(Bloomberg) -- China is considering new tax incentives for high-end manufacturing companies, according to a person familiar with the matter, as Beijing seeks to bolster the economy and encourage more innovation in technology to counter US competition.
The tax policy being considered could save advanced manufacturers hundreds of billions of yuan, said the person, who asked not to be identified because the information isn’t public. The plan is still subject to approval and could undergo changes, the person said.
China’s post-Covid economic rebound is losing momentum, with latest data showing exports and investment weakening across the board, a recovery in the property market fizzling and youth unemployment soaring to a record. Chinese stocks have slumped, the yuan has breached 7 to the dollar, and prices of key commodities like copper and iron ore have plunged as investors reassess the outlook for the world’s second-largest economy.
President Xi Jinping cited a “modern industrial system” as one of China’s top economic priorities at a high-profile meeting earlier this month, prompting expectations Beijing would roll out measures such as subsidies for manufacturers. A State Council meeting in May also discussed supporting China’s advanced manufacturing businesses, which covers a wide range of industries from new material, chips, artificial intelligence to bio-pharmaceutics.
The Ministry of Finance didn’t immediately respond to faxed questions seeking information.
Beijing is under pressure to ramp up monetary and fiscal stimulus, although with a relatively modest growth target of around 5% this year, most analysts don’t expect policymakers will open the floodgates. Instead, they may opt for more targeted measures, like tax incentives, to boost business confidence.
The government had previously announced tax breaks this year of 1.8 trillion yuan ($255 billion), down from a record 4.2 trillion yuan last year as the economy gradually recovers. A move to now boost tax incentives suggests officials may be growing more concerned about the outlook.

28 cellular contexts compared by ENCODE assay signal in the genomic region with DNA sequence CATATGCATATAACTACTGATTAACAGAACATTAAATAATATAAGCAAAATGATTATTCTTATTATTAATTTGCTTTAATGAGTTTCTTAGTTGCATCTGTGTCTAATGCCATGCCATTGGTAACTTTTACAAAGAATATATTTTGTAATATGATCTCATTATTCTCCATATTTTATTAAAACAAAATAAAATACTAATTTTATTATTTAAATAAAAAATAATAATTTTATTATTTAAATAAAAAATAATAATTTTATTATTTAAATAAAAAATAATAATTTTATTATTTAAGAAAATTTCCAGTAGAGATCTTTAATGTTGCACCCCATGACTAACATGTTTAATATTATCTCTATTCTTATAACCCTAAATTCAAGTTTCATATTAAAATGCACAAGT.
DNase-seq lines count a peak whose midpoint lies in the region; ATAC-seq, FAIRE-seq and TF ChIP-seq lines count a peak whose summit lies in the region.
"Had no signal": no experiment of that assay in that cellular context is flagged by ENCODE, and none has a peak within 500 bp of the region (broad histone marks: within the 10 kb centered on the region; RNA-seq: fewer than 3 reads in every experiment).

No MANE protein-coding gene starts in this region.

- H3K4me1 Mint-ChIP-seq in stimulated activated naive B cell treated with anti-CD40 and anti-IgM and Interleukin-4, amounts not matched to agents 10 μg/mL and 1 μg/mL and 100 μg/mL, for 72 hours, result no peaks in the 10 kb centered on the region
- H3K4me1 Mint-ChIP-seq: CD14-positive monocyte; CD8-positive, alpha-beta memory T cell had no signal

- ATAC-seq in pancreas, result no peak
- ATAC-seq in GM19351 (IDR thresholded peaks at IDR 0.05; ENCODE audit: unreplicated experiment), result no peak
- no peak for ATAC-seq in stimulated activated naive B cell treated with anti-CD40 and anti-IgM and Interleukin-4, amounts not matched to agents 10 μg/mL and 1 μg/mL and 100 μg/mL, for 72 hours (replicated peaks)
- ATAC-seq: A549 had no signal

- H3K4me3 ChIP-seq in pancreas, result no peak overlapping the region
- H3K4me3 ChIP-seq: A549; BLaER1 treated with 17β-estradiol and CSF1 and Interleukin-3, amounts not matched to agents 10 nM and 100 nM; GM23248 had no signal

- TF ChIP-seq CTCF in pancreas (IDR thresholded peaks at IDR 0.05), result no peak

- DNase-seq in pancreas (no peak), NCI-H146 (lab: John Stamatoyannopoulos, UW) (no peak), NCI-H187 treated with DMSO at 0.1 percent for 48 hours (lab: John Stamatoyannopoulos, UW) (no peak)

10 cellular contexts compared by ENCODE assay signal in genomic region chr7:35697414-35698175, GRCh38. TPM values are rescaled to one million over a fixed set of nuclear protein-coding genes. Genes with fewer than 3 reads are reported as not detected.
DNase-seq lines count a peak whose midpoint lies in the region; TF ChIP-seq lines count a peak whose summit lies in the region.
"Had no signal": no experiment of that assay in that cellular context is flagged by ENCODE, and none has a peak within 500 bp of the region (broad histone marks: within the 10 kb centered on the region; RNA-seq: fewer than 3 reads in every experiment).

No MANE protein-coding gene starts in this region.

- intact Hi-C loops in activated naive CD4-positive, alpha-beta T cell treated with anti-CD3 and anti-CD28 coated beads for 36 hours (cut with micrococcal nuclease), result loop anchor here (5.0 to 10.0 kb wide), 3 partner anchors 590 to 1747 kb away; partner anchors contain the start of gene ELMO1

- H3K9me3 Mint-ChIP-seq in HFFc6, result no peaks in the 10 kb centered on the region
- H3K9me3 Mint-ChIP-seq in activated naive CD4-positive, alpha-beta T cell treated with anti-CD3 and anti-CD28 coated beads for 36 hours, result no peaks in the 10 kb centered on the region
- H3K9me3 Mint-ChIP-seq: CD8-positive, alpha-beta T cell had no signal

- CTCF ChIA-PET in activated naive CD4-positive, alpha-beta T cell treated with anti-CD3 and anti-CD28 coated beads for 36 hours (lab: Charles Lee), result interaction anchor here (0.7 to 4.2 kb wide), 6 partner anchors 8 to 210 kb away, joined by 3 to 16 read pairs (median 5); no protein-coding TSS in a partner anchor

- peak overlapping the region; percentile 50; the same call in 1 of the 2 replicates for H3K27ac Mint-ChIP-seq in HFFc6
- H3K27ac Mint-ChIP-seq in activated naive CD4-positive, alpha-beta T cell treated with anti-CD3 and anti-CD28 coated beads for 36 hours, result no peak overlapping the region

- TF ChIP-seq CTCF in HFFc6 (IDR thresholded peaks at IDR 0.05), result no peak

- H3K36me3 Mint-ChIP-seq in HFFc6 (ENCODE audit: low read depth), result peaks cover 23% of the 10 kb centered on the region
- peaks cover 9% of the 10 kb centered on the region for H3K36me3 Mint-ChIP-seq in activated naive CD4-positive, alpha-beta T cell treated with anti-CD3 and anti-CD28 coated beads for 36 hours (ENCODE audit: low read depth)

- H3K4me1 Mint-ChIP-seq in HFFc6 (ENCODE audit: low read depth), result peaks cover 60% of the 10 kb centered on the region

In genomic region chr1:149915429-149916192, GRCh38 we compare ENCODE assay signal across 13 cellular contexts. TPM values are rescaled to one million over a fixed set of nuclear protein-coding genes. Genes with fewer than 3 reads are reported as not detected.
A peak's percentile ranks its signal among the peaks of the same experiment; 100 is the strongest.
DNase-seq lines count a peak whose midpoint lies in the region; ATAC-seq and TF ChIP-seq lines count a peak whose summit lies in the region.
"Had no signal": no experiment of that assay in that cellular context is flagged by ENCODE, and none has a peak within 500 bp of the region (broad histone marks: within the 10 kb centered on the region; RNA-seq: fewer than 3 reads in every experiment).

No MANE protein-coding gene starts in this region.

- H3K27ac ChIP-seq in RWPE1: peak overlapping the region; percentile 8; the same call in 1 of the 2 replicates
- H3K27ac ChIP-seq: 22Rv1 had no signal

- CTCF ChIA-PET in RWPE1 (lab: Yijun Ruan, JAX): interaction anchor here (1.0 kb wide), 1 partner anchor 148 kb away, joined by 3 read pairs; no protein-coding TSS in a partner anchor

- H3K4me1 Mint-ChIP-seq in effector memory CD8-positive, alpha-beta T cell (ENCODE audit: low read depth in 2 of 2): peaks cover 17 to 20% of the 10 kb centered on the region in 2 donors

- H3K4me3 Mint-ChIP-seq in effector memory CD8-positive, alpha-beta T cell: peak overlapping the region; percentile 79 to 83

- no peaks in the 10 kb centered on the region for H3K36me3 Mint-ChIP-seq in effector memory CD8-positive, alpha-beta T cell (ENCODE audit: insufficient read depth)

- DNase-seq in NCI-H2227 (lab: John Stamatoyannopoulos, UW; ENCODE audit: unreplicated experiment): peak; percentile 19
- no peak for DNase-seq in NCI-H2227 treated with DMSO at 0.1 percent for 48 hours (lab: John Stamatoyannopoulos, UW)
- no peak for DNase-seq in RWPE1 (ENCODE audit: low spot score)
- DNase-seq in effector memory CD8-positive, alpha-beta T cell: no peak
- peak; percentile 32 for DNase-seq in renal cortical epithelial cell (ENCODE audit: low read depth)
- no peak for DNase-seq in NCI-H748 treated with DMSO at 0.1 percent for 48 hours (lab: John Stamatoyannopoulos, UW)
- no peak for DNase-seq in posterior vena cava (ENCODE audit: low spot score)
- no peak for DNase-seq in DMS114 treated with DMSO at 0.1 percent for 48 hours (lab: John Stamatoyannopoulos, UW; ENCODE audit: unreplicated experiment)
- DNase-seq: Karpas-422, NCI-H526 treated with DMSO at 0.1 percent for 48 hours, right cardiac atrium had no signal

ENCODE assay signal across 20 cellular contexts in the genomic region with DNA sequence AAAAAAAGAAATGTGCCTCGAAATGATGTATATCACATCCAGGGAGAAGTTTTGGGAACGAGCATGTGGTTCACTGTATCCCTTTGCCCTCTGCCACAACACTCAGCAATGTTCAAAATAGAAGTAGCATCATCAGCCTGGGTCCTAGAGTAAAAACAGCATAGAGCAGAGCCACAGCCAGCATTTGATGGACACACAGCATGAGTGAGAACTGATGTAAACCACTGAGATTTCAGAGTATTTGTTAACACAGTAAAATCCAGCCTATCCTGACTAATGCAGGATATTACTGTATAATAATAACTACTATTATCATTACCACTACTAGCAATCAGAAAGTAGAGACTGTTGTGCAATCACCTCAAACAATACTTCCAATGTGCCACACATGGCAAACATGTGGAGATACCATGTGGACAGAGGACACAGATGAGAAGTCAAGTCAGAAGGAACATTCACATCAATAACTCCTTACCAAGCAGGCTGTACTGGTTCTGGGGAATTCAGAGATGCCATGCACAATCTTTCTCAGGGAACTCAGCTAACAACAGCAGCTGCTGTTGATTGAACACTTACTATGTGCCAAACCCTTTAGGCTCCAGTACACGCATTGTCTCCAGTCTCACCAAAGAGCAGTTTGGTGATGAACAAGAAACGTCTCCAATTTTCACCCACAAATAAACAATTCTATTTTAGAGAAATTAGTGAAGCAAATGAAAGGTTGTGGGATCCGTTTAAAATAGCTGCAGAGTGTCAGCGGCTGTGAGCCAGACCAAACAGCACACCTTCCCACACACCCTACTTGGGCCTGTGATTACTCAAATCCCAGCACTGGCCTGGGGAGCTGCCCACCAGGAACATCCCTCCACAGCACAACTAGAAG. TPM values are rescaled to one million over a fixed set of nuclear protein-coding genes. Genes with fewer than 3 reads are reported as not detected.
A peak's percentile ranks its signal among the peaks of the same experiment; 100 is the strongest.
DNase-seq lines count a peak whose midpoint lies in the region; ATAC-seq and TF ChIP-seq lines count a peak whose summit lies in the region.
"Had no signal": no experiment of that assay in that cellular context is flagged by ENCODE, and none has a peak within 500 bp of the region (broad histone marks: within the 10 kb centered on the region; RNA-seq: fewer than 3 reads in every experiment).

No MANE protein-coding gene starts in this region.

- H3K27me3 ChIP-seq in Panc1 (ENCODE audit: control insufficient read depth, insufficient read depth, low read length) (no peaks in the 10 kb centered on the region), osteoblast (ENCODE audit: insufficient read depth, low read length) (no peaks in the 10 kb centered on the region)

The planned tax breaks for high-end manufacturers also provides further evidence that Beijing is prioritizing support for a sector that’s key to supply chain security, particularly in semiconductors, as tension with the US and its allies intensified.
Last year, the People’s Bank of China provided more than 200 billion yuan in relending loans for commercial banks to encourage cheap lending to manufacturers and other sectors.
Despite the government’s support, manufacturers have seen their revenues and profits squeezed because of falling demand. Factory activity contracted in April for the first time in four months, while data this weekend showed manufacturing profits plunged 27% in the first four months of the year from the same period in 2022.
The government’s ability to apply large-scale fiscal stimulus is limited, though. Revenue from land sales, a key source of income for local governments, has plummeted because of the downturn in the property market, while debt risks have climbed.
China’s tax income weakened to 13.8% of gross domestic product in 2022 from 17% in 2018 after the government made aggressive tax cuts in previous years to boost the economy. Finance Minister Liu Kun has warned of “outstanding conflicts” between income and spending this year.
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